Sunday, January 29, 2012

Switzerland, Dassault strikes back

The Swiss newspaper SonntagsZeitung reveals today that Dassault Aviation has made a new offer to Switzerland for 18 Rafale on January 19, 2012. 

The price would be CHF 2.7 billions (€2.2 billions) some CHF 400 millions (€331.7 millions) cheaper than the 22 Gripen offered by Sweeden.

With this offer, each Rafale would be only 6 % more expensive than a Gripen, which is a real bargain considering the additionnal capabilities of the French fighter (range, load):
  • Gripen offer : CHF 3.1 billions for 22 jets or CHF 141 millions per aircraft
  • Rafale offer : CHF 2.7 billions for 18 jets or CHF 150 millions per aircraft

Indeed, Dassault claims that a fleet of 18 Rafale has equivalent efficiency as 22 Gripen, a fact confirmed by a high ranked officer of the Swiss army interviewed by the Newspaper, who states that 3 Rafale/Eurofighters were able to fulfill the same missions as 5 Gripen. Besides, SonntagsZeitung reports that the French offer would also includes unlimited access to French Air Bases, as well as the possibility to use French simulators, training areas ower the Mediterranean sea and French logistic during international exercises.

Le Matin Newspaper reports that the new French offer will be for a Rafale with the same avionic/sensor suite, air defense capabilities and offset package but with fewer Air to Ground options (No pylons for heavy bombs for example) in order to better match Switzerland needs. Moreover, access to Helios reconnaissance satellite and French AWACS data would also be in the package.

On Tuesday January 24, The Security committee of the National council had decided to check that the selection procedure was devoid of any irregularities or cheating after they received a letter signed by a mysterious "groupe pour une armee credible et integre" (Group for an honest and credible army) revealing that several parameters of the evaluation would have been changed in order to favor the Gripen (some even claim that without those "corrections" the Gripen wouldn't have passed some of the minimum thresholds set by the Air Force). Eventually, the informations leaked by the letter were juged serious enough by the security committee  to ask for an investigation. (Dassault New offer to Switzerland) (possible investigation on Gripen selection irregularities)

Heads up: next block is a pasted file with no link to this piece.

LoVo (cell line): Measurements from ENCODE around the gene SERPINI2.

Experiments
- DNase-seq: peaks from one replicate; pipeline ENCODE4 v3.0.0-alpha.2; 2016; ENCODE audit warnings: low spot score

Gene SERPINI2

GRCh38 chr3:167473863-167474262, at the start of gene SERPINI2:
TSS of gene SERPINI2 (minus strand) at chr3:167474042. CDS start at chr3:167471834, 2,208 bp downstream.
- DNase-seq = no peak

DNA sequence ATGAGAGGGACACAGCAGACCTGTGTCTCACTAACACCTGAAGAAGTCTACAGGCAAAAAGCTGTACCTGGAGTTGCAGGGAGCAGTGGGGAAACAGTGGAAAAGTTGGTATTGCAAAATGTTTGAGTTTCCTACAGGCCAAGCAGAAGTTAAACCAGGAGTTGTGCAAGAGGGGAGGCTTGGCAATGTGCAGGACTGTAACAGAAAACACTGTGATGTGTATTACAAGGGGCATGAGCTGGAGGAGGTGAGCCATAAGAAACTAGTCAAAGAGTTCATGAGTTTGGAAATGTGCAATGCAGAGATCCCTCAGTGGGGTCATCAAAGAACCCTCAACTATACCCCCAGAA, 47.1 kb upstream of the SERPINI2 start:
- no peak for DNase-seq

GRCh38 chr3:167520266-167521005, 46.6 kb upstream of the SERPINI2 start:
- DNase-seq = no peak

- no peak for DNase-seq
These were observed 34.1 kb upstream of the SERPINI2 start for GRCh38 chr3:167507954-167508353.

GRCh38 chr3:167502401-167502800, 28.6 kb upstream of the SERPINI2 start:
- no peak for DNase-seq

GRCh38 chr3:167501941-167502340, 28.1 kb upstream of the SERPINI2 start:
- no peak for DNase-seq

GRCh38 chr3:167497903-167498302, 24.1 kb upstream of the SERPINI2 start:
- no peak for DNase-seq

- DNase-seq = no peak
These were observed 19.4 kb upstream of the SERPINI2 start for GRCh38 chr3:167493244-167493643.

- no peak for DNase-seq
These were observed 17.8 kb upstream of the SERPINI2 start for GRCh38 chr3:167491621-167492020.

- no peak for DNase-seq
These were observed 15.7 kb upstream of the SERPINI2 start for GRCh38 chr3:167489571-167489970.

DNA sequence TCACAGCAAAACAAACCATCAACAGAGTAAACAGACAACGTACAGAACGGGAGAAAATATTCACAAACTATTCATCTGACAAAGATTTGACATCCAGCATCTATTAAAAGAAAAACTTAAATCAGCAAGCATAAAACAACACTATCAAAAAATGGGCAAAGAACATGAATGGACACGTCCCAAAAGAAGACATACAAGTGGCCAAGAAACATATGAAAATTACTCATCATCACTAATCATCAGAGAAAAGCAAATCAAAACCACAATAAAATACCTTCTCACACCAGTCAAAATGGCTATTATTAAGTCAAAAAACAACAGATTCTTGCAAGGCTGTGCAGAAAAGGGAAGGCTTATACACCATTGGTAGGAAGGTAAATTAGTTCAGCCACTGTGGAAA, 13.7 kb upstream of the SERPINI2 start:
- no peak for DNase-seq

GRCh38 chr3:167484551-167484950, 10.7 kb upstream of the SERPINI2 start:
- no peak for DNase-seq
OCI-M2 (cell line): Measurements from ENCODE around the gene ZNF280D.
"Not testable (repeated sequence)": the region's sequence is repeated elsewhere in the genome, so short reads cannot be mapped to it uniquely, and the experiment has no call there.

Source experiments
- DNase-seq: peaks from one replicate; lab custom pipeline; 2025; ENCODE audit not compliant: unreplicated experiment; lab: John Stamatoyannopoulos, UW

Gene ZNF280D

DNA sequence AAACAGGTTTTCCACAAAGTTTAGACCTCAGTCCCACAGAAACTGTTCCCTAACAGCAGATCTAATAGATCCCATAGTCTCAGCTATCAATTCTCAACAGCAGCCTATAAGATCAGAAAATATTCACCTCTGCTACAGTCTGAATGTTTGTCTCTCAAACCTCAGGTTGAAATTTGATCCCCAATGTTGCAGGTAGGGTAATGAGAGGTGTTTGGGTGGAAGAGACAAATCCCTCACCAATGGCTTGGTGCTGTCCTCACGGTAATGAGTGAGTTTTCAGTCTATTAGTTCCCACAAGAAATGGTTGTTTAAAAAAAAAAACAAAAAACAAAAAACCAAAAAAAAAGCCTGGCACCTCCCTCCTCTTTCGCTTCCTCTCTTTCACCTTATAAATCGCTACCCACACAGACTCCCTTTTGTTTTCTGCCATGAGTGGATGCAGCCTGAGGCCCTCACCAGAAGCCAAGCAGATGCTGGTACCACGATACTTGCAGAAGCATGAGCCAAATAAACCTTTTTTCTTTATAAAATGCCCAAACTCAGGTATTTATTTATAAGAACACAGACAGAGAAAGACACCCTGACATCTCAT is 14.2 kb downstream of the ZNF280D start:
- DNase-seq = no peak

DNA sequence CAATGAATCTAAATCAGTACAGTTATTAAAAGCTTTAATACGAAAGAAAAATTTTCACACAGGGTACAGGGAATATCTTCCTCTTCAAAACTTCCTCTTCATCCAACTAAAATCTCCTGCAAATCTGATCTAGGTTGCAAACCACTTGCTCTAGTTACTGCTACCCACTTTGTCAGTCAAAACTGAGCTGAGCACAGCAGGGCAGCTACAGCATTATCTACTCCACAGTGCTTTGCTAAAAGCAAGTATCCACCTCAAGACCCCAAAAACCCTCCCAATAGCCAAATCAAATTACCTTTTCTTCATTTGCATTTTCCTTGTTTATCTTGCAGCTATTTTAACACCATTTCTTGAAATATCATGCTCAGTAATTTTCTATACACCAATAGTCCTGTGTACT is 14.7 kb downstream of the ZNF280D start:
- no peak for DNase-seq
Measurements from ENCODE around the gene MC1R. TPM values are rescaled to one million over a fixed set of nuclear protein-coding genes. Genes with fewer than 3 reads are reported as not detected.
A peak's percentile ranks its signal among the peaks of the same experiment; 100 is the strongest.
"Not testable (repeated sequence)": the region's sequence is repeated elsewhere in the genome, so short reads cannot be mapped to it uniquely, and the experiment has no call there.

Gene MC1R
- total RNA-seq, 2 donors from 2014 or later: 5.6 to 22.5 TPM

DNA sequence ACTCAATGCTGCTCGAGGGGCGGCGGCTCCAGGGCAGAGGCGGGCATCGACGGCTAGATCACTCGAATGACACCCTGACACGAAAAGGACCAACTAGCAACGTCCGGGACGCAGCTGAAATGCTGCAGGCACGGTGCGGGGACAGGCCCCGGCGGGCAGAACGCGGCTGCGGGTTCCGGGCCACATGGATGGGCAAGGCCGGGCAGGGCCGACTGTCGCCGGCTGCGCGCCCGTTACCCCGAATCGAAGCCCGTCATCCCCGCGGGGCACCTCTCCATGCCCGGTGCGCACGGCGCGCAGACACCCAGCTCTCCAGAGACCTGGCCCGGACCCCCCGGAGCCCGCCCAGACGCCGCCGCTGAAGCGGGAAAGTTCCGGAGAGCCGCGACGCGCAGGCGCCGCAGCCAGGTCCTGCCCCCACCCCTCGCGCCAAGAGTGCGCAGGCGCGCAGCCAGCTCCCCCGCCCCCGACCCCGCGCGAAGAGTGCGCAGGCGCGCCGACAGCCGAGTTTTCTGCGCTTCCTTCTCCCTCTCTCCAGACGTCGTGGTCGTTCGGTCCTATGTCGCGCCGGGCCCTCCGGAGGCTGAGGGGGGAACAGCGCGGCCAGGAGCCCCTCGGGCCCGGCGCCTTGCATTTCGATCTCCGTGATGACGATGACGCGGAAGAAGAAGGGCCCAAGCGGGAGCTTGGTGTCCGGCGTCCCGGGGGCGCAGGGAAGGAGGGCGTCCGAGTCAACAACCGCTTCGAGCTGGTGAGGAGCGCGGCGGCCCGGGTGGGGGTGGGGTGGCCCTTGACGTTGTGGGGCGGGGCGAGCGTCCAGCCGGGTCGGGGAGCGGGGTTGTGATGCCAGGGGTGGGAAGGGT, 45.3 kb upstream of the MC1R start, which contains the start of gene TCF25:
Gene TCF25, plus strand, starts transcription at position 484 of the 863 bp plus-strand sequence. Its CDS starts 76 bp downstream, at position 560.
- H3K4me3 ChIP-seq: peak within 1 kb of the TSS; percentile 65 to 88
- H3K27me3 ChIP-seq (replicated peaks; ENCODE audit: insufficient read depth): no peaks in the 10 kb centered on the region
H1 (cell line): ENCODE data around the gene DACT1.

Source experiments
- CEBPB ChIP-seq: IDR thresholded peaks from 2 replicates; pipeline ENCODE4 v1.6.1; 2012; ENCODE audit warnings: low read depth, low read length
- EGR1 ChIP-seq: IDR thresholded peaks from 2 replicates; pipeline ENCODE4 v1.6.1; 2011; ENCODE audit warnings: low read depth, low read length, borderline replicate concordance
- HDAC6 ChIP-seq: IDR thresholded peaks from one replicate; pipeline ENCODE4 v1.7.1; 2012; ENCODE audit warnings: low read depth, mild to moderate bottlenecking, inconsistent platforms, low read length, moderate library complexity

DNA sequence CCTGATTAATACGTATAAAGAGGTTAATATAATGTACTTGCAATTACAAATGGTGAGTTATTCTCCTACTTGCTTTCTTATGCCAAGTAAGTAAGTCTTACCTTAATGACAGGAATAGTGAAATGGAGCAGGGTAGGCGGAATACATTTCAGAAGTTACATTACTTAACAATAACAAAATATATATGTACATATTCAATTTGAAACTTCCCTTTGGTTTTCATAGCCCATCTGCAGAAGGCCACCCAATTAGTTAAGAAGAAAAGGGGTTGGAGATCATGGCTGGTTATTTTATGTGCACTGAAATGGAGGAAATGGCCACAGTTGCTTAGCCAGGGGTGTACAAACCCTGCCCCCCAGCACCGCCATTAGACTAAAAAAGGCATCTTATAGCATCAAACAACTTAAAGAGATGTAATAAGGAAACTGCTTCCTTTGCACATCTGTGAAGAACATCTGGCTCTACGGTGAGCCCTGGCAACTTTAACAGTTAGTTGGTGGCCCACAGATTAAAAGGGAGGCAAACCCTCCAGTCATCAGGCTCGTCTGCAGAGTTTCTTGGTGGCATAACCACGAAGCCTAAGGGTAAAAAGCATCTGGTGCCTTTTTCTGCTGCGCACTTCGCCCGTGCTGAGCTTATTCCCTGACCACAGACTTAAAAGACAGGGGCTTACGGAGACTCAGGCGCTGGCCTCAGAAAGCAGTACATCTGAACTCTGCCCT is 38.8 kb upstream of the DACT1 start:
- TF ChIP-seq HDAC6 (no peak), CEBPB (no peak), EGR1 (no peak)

also read :
Federal Council chooses the Gripen
Armasuisse ranks the Rafale first


  1. 150 ME is including everything ? simulator, training, weapons, ammo, etc .. ?

  2. That is a really good news indeed.

  3. Good news. Unlikely to reverse Switzerland's decision, though.

  4. In terms of operational cost, Gripen is probably significantly less than either Typhoon or Rafale.

    Between capability, operational cost (not just up-front cost) and industrial offset, the later two will probably be weighted more by the Swiss. Swiss and Swede face similar threat environment and therefore defense requirement, after all.

  5. Gripen and the current Swiss F18 use the same engine, the GE F404, which makes maintenenance, spares parts and training a lot easier and cheaper. With Rafale the Swiss operations cost would be much higher.

  6. Back in 2003, Dassault has tried such a strategy also in Austria. Initially, I think they pulled the Mirage 2000 from the competition.

    When it turned out that Austria decided for the Eurofigher, which was complete overkill for simple air policing, and after the Eurofighter purchase became a bit of scandal, because of corruption etc., they put in an offer to undercut the EADS offer. They argued that it was surprising that Austria needed a 4th generation fighter, now as they clearly want to have one, why not take the Rafale for €500 Million less than the EF.

    Unfortunately it did not work then, the process conscious Austrian authorities said: "The decision has been made"